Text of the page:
From fortune 200 companies to large associations, we help a variety of different types of organizations plan online customer or member communities. Since building community is still an emerging business strategy, we get a lot of great questions from some very smart business people.
Our online community consultants answer a fair amount of questions about creating a solid online community strategy. However, the majority of the questions that we field focus on the logistics and management of online communities.
Common questions involve forecasting the level of effort, resources, and investment needed to maintain high levels of customer engagement throughout the online communities' lifecycle. It is human nature to want to plan for the future and resolve as many unknowns as possible in order to limit surprises that may impact their budget, standing in their company, and their staffing capacity.
It is understandable why you'd research whether you can re-allocate your online community manager to another community or customer engagement project once your community is consistently showing signs of member-to-member engagement.
When you're implementing social software and peer-to-peer communities, it can be unclear how involved your organization needs to be once the community is live, active, and growing.
Often people assume that since you are dealing with social networks and user-generated content created by members of your community, the community manager can step back after six months or a year.
It's a common misconception that after a certain period of time the community runs on its own.
While this is possible, it is a rare occurrence. This type of autonomy typically only occurs when a member or a group of members in the community have taken ownership over the community management tasks.
In these situations, the community management effort never stops, it is just delegated to specific members of the community. This model shifts the role of the community manager to focus on other areas of the community, such as expansion or addressing some of the weaker engagement processes.
Community management activity will always exist. Someone needs to monitor and maintain the health of the community.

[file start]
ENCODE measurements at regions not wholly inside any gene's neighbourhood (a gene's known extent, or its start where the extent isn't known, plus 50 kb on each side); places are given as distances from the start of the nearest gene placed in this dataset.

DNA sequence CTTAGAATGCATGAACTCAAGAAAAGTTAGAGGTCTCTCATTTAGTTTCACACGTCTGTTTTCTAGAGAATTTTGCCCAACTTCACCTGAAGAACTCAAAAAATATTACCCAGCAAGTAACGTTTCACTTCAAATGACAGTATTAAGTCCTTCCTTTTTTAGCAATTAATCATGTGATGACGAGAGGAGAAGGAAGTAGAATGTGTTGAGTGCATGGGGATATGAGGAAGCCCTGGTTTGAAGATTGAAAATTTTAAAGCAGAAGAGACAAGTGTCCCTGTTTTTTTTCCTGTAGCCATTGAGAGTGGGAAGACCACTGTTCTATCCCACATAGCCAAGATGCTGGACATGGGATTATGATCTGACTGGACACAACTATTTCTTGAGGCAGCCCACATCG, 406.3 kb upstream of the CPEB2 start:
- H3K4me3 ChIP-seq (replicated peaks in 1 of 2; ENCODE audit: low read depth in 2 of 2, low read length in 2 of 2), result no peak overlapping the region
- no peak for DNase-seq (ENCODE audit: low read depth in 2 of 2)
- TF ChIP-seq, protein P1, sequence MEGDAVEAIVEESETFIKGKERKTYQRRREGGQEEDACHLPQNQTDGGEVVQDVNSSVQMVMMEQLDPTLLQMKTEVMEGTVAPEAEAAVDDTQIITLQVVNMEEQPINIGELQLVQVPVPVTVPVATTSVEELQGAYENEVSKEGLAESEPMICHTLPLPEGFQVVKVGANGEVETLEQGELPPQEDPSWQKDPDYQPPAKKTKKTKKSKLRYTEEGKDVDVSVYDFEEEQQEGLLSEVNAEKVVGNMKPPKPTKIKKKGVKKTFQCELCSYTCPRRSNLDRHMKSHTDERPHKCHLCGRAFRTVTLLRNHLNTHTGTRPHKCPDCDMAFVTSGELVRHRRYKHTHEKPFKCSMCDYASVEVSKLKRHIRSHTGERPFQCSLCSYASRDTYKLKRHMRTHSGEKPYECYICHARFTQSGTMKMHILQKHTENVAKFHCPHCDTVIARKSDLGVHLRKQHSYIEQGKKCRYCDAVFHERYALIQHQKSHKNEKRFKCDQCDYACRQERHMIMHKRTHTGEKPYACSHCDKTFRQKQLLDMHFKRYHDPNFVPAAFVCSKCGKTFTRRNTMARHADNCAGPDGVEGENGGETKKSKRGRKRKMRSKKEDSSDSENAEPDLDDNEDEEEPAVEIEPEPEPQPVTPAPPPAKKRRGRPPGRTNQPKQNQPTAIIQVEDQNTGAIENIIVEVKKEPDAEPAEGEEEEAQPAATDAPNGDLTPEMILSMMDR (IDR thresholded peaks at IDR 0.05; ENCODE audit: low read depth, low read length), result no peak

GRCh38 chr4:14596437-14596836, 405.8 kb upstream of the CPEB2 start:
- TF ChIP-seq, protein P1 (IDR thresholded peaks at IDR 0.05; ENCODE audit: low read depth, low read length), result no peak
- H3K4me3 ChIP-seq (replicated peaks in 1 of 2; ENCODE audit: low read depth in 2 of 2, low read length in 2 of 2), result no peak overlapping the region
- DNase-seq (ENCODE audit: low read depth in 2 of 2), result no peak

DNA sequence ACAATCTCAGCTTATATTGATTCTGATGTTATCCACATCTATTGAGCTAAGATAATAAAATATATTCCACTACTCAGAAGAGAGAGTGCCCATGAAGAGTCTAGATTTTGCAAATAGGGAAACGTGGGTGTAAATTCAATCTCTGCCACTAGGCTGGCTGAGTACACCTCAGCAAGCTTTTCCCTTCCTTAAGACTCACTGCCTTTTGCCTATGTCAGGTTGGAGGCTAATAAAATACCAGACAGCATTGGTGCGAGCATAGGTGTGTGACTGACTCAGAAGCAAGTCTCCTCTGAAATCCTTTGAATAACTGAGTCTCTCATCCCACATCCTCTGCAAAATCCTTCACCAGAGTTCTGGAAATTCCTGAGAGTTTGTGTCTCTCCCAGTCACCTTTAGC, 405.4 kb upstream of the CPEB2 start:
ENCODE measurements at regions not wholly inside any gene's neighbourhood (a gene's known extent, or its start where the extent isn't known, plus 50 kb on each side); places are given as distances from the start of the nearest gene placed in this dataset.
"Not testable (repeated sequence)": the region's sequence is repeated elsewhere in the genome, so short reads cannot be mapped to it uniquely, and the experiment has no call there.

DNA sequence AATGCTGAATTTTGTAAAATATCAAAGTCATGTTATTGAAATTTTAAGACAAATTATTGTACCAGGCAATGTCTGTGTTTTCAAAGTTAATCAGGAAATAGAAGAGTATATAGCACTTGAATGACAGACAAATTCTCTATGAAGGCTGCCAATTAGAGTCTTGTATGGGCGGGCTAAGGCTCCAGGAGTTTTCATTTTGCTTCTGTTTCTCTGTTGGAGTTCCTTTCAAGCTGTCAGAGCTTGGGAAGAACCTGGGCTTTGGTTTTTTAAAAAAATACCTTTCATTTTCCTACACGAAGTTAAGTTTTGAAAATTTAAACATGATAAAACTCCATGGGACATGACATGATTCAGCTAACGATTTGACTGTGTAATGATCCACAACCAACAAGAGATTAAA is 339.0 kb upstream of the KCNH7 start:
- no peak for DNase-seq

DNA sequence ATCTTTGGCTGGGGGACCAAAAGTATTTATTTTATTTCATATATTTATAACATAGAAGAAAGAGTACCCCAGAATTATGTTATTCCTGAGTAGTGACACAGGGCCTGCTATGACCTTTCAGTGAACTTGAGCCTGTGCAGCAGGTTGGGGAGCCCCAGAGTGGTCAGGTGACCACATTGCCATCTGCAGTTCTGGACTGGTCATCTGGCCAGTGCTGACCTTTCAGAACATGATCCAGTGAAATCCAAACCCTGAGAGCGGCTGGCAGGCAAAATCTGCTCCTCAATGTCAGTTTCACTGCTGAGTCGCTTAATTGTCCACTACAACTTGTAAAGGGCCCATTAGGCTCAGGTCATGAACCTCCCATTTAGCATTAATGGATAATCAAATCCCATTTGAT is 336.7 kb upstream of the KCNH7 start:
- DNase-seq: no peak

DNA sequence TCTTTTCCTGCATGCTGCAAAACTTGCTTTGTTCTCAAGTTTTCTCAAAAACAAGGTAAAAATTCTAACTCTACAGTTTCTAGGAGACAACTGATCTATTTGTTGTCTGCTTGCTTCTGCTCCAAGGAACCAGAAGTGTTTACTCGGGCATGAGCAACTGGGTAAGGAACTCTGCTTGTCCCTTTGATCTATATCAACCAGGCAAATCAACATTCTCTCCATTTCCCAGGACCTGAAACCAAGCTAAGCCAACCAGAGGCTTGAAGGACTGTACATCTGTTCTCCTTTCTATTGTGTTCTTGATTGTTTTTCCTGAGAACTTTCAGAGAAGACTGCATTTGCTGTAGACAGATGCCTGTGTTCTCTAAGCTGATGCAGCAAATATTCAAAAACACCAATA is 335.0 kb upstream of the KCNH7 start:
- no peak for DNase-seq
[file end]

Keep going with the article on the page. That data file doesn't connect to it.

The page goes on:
If you look at any of the most popular community lifecycle models (FeverBee, The Community Roundtable), you'll notice a shift in where community managers spend their time as the online community becomes more sustainable.
Community managers that run more mature communities focus on things like:
While the day-to-day focus of your community manager may shift as activity in your community increases, the role is never obsolete.
The reality is that your online customer or member community will probably not to get to the point where it'll maintain and take care of itself. Some of the roles and responsibilities for adding value in the community through discussions and content may shift to other people in your company or members of the community, but that doesn't mean the role of community management diminishes.
There will always be a direct correlation between the involvement of community managers and the success of their community. The role will just look different at month six, twelve, or eighteen than it did during months one, two, or three.
Given that your community will always need community management, your organization should plan and allocate resources accordingly. A thriving online community hinges on consistent dedication and investment from its community manager. Communities that manage themselves are few and far between in the world of online communities.
We would love to hear from you! How has the role of community managers shifted over time in the communities that you have run or been a member of?
Please share your experiences in the comments below!